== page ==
About this time each year we embark upon our yearly safaris into our basements, attics and overflowing garage storage spaces searching for our treasured Christmas collectibles and decorations. This interest in displaying holiday keepsakes and sharing the joy of decorating our homes initially came into fashion in the early decades of the 1800’s. Christmas Trees, popularized in the Old World by Martin Luther, were introduced to the New World largely by the newly arriving Pennsylvania Dutch however the symbol of the Christmas Tree did not gain popularity until the mid- 1840’s. This celebration is a far removed celebration from one hundred years prior when Quakers and Puritans prohibited such revilary by proclaiming that whomever was found observing any such day as Christmas or the like, which was not aligned with their prescribed days of faith and observance, were liable to a fine of five shillings.
In the early 1800’s, most traditional Christmas Trees were adorned with edible decorations, such as peppermint sticks, gumdrop candies, sugar-coated nuts and fruit slices. In addition, hand-made ornaments, molded paper figures, fancy ribbons, and paper cut-outs were cradled in the branches and boughs of these trees. By the late 1880’s, German merchandise from Nurembourg toy makers appeared and later still, in the 1890’s, Japanese parasols appeared as decoration. Toys themselves in the mid 19th century were not a common occurrence and were usually seasonal items at local hardware stores. At the end of the 19th and early 20th centuries, as cities and towns expanded, the availability of toys and gifts grew. In 1897, the T. Eaton Co., of Yonge Street, Toronto, published what was to become their annual Christmas Catalogue. The promotion titled “Canada’s Greatest Store – The Greatest Goods to the Greatest Number” embellished the front cover. However, it was what was inside and in the first three coming pages beyond the cover that drew the attention of children, gift givers and recipients alike. Popular toys and prices were presented along side easy to see hand drawn images. A short inventory consisted of sleighs at thirty five cents to a dollar twenty-five each, trumpets and tops from five cents to fifty cents each and tin trains from fifteen cents to one dollar each. Merchants, in and around our area, would have begun selling Christmas decorations around the 1880’s which included items such as paper bells, butterflies, crowns, lead and tin stars, wax animal figurines, angels and images of the Christ Child.
When it comes to secular Christmas decorations, one of the most popular 19th century Christmas traditions is the early blown glass ornament. The quintessential glass ornament for Christmas Tree decorating being the German kugel. In Germany, during the 19th century, in the town of Lauschan, glassblowers produced glass tubes and glass beads that were sold to merchants all across Europe. These glass tubes and beads became the seed for a growing interest in Christmas ornaments in the 1800’s. The tubes and beads became the impetus for the ‘glass sphere’ or kugel. In the historic German town of Lauscha, glass blowing has been a time honored activity since 1597 and still is even today as glass fibre optics companies carry out their business in the town. Kugels first appeared in the 1820’s taking on the form of brightly colored glass spheres and molded shapes. They were used in homes and gardens as gazing balls or reflection balls owing to their silver mirrored reflective properties. The kugel, which is German for “sphere” came into it’s own in Victorian households in the late 1880’s as a popular consumer item, although the kugel had been introduced to the new world by Dutch immigrants about thirty years earlier. Sizes of kugels range from about one half inches to 30 inches in diameter, but 5 inches in diameter are typical. Kugels were hung from the branches of the Christmas Tree, while in some homes, glass kugels adorned entryways, hanging next to the Christmas Village or “putz”, as it was thought that leaving a kugel on display in the home throughout the entire New Year would bring good fortune to the home’s residents and guests. Today, kugel ornaments offer part nostaglia and part glitzy stylization to the adoration to our Christmas trees. Monitarily, true antique original kugels range from a few dollars to many hundreds of dollars depending on factors such as overall condition, manufactured source, and intensity of colour. During this time of year, kugels cost more to purchase and there is an increasing difficulty in determining original Victorian spheres from cheap, but cunning, immitations.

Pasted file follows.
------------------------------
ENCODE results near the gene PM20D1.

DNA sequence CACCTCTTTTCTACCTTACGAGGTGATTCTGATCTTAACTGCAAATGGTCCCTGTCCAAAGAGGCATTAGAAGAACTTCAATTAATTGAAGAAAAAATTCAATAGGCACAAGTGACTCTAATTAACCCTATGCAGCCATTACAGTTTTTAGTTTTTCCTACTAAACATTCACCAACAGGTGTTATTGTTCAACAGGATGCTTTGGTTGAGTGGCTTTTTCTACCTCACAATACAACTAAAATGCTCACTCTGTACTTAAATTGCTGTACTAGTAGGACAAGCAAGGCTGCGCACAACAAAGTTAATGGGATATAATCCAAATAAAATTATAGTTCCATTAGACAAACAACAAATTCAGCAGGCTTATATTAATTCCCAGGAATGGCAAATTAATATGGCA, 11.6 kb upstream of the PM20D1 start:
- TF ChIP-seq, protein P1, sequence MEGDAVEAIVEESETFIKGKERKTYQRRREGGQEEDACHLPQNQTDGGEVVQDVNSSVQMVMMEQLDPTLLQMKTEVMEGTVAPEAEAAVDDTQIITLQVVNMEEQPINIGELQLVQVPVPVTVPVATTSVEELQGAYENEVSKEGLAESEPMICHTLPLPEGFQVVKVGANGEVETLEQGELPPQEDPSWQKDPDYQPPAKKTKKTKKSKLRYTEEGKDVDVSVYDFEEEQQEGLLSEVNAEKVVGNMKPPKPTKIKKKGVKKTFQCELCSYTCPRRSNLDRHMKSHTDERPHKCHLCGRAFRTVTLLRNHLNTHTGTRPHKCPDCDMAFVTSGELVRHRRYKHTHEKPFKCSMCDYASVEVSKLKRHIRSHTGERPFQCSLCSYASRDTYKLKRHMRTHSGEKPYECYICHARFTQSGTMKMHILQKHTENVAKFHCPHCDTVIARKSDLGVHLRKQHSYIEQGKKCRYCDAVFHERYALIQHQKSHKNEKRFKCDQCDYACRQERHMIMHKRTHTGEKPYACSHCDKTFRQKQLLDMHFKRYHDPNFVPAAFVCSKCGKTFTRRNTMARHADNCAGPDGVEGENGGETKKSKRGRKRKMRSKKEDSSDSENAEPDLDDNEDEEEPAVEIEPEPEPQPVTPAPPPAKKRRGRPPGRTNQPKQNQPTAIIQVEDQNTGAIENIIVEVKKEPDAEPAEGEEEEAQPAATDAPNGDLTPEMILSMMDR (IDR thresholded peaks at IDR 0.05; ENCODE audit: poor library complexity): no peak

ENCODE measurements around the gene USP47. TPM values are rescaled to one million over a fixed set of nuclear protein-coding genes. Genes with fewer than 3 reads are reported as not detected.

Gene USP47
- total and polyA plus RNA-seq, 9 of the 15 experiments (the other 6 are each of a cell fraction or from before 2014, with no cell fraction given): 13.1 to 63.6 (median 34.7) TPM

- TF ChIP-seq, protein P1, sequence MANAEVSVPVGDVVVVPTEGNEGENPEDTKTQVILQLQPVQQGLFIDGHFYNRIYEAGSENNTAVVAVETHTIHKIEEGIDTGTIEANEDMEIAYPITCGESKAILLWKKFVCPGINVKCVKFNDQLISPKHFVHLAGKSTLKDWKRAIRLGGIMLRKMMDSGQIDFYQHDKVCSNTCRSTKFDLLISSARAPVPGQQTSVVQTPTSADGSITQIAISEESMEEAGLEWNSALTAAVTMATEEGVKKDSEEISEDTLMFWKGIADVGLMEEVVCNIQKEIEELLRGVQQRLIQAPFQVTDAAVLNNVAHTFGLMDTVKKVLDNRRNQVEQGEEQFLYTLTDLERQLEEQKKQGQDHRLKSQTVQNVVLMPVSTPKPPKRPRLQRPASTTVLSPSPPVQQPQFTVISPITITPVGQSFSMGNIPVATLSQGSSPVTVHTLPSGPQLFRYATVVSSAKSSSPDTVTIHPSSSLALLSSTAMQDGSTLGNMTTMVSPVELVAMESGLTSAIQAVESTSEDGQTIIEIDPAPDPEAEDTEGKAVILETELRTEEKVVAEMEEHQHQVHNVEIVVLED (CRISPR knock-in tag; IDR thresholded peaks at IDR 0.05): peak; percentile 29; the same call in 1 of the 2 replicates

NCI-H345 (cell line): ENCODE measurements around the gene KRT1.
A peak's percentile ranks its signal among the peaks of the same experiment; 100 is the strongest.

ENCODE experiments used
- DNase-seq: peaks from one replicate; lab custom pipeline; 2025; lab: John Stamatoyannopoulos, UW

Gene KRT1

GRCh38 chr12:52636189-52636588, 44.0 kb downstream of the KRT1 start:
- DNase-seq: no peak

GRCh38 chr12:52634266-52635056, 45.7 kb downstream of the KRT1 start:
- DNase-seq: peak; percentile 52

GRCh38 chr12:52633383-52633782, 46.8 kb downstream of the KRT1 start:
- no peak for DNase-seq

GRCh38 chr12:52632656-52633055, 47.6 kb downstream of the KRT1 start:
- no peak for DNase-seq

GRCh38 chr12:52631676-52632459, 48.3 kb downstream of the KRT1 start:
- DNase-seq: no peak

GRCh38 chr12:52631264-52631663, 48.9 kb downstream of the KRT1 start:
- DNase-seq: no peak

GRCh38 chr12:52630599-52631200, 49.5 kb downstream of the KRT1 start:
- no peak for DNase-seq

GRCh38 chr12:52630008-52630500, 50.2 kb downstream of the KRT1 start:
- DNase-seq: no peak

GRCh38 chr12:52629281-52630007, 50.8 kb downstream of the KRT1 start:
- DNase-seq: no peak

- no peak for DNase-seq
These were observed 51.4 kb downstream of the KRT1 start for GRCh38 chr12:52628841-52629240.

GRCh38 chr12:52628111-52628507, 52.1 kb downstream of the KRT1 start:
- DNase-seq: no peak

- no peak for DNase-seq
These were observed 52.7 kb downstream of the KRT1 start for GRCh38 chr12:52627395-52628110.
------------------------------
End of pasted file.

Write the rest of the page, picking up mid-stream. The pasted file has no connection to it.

In order to have a better chance of finding an antique kugel and pursue the treasured gift of the Christmas Kugel, those so inclined should watch for unusual colours those of cobalt blue, cranberry and teal. Remembering that the colour of the kugel is in the glass. Clear glass with only the reflective silver lining showing are thought to be the most common examples. The silver at times begins to breakdown and can be seen as such on some examples. The weight of the kugel is also a sign generally of authenticity, as heavier weighted kugels tend to be pre-1910. Further, the metal part of the top should be embedded into the top of the glass itself. Vergo Glass, located just outside of Nancy, France, also began making kugels around 1920, sometimes called ‘boules panoramic’, but they ceased production during the 1930’s. These kugels are known for their art deco design and “VG” is sometimes visible on the metal cap or as an addition to it’s plain ribbed deco design on the same metal cap. As Vergo Glass these ‘deco spheres’ are hard to locate, but are worth the hunt as are original victorian kugels. Happy hunting and Merry Christmas.